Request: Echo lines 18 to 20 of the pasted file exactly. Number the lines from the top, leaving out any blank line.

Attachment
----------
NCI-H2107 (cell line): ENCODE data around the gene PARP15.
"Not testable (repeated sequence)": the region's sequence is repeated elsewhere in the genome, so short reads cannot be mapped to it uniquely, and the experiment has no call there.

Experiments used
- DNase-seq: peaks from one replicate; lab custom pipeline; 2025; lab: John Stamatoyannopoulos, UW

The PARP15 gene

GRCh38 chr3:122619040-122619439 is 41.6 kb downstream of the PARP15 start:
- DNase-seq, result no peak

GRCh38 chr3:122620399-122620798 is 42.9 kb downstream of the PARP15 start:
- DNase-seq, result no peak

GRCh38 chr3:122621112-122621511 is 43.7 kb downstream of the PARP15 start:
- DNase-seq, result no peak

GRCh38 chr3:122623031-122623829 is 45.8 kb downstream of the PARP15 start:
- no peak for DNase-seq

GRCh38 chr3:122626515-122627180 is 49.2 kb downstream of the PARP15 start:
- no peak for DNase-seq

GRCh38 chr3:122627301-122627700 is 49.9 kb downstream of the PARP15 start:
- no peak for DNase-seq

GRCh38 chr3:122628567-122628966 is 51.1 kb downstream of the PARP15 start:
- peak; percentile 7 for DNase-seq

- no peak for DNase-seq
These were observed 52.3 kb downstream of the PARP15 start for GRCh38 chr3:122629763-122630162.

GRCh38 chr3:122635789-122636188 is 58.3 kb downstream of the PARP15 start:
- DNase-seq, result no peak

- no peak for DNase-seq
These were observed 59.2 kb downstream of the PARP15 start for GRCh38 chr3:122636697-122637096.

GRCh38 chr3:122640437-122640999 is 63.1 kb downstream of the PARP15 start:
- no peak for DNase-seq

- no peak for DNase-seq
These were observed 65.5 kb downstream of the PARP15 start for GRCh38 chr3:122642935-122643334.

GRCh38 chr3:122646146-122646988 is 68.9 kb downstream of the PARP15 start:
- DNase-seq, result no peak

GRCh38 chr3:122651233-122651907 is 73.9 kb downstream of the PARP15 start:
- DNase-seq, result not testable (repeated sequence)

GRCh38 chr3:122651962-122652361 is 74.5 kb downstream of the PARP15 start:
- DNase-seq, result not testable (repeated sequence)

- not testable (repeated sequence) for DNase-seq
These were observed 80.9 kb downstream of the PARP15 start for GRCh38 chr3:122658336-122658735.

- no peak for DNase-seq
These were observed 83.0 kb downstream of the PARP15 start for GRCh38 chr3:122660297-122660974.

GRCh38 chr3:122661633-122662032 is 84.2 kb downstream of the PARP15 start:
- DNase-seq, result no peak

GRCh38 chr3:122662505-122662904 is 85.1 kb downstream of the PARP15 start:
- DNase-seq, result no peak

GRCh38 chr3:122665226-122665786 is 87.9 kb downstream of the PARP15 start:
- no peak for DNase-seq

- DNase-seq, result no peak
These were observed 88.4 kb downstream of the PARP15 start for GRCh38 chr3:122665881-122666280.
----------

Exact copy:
GRCh38 chr3:122628567-122628966 is 51.1 kb downstream of the PARP15 start:
- peak; percentile 7 for DNase-seq

- no peak for DNase-seq